So if you find yourself doubting your decision to become an artist, just remember that you are in charge of your voice and direction, if you decide that you need to learn a new language and move to a new country to express the ideas that are important to you than that is what is necessary. If you decide that you need you become and expert in electrical engineering to make an idea work for you, then pursue with the mad passion that is so typical of our professional and critics be damned. The image of the flighty, empty headed artist is a fallacy, you are as  skilled and knowledgeable as you decide to be and the only thing keeping you from that “course” you never took it yourself. Pick up that book, find that mentor, discover that documentary, heck you could even just take that course, you don’t need a diploma to tell you that you know you history, or that you know physics, just learn it. Pick your sources carefully and go.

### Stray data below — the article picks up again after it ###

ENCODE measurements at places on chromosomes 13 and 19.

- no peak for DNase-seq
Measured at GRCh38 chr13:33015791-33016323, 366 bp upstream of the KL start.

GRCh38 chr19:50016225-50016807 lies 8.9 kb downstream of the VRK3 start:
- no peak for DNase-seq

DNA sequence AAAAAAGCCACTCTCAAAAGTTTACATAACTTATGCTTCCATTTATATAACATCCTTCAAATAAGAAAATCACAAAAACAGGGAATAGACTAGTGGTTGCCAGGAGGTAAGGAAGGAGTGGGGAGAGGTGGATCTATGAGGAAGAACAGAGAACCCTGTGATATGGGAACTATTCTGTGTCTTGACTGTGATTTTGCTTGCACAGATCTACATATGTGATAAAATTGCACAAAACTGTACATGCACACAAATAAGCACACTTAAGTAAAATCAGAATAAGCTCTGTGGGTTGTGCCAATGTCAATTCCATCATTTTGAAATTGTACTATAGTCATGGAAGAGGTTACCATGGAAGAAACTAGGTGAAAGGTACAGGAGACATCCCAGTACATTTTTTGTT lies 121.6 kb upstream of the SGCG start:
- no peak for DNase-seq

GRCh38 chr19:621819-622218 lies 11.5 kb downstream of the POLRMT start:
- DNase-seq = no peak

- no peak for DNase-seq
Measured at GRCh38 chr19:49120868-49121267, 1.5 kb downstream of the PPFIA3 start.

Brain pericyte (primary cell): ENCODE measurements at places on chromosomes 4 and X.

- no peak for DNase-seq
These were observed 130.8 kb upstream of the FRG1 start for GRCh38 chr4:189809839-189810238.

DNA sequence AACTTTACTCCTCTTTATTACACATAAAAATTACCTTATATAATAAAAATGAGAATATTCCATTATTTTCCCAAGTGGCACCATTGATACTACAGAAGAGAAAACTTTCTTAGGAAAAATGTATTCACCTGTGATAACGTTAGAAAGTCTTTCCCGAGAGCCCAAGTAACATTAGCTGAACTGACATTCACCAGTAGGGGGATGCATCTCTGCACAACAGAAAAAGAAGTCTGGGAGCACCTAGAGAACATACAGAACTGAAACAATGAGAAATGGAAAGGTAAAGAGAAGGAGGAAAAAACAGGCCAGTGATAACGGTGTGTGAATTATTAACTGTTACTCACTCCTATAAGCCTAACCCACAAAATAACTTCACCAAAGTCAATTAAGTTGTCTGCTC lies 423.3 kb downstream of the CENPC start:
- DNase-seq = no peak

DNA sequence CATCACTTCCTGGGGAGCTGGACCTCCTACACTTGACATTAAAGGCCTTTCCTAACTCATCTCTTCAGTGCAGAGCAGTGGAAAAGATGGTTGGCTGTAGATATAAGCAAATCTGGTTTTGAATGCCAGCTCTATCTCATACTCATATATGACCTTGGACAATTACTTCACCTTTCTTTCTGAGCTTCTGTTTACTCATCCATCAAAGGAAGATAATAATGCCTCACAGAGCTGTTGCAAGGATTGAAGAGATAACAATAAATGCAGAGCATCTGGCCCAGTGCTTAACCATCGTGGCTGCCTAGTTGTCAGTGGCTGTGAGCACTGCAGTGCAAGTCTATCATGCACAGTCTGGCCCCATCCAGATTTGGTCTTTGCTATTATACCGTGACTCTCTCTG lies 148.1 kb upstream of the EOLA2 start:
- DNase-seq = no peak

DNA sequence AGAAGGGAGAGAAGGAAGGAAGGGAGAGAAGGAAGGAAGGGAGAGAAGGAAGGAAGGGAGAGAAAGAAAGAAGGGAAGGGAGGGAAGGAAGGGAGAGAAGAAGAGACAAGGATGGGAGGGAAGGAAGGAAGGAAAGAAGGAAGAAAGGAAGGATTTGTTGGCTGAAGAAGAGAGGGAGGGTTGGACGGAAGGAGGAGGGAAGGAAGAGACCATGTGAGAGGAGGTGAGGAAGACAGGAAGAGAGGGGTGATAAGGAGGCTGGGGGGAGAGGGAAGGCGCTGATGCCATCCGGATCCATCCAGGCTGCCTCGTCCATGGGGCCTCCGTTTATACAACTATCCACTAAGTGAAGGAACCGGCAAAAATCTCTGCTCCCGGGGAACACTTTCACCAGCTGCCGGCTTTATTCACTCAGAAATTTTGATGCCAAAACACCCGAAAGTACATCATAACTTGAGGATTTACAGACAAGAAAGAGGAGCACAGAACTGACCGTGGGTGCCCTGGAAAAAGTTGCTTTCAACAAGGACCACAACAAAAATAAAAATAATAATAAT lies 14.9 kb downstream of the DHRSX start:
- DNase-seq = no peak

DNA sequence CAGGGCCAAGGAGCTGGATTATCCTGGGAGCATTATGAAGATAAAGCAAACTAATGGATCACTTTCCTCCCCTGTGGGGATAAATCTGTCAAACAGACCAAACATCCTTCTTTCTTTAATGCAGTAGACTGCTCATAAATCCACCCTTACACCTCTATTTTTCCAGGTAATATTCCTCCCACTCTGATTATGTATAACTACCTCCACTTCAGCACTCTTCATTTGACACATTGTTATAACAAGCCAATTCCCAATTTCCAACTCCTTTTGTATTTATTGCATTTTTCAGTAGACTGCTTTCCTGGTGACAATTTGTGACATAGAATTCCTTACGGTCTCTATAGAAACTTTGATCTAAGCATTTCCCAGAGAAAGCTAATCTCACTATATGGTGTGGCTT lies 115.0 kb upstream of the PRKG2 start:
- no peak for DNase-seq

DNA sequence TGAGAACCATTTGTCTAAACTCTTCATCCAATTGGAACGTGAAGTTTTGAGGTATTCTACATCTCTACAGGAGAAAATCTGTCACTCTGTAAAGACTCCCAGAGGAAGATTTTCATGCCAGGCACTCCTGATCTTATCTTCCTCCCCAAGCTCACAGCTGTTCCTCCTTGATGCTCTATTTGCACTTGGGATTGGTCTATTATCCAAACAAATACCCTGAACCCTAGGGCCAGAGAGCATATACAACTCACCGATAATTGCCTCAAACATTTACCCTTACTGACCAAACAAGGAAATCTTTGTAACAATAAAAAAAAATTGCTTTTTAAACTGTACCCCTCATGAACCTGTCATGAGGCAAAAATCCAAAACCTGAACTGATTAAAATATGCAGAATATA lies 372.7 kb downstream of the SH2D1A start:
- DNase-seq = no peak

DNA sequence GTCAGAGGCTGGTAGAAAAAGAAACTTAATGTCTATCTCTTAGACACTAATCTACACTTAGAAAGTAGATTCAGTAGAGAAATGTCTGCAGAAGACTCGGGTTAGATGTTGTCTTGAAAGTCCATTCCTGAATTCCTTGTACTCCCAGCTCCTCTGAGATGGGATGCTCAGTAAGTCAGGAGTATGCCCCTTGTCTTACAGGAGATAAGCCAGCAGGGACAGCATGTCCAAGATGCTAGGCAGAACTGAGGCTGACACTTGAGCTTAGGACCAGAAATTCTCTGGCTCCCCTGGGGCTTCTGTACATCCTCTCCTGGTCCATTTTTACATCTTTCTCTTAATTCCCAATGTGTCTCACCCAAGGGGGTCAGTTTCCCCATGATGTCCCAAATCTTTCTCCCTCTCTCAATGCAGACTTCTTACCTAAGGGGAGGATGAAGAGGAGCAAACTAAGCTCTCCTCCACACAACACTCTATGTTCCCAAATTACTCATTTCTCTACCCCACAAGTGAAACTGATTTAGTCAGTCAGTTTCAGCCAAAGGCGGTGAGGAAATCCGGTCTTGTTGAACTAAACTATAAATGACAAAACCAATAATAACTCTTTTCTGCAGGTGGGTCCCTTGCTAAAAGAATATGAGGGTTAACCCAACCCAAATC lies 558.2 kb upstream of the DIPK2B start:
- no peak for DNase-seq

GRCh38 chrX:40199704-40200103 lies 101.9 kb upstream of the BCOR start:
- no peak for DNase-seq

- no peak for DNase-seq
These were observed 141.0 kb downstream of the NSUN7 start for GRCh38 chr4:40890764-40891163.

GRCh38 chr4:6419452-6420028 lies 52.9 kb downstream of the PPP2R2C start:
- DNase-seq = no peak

And that’s my take on being and artist.


4 thoughts on “Being an Artist

  1. Well said. I’ve been in this place many times, and I’ve pulled myself out and back up every time. Great words of encouragement for anyone trying to create and sell their art!

  2. wow, reading this kinda helped me visualize where i can see myself going in the future as an artist. I’ve been kinda thinking the same way as you were talking about if it was the right decision to follow the career of an artist, but now thinking about it really is all on you when it comes to learning a new craft. Ive been doing art all my life and still dont have a general idea of what i really want to do. I’m 19 now if that says anything.

    • Hey, just hang in there, I am 26 now, and only just starting to get a feel for what it is I have to contribute to field of art. Just remember that even if you don’t have a clear path in mind doesn’t mean your not heading anywhere. One day you will look back and see the journey you’ve been on all along.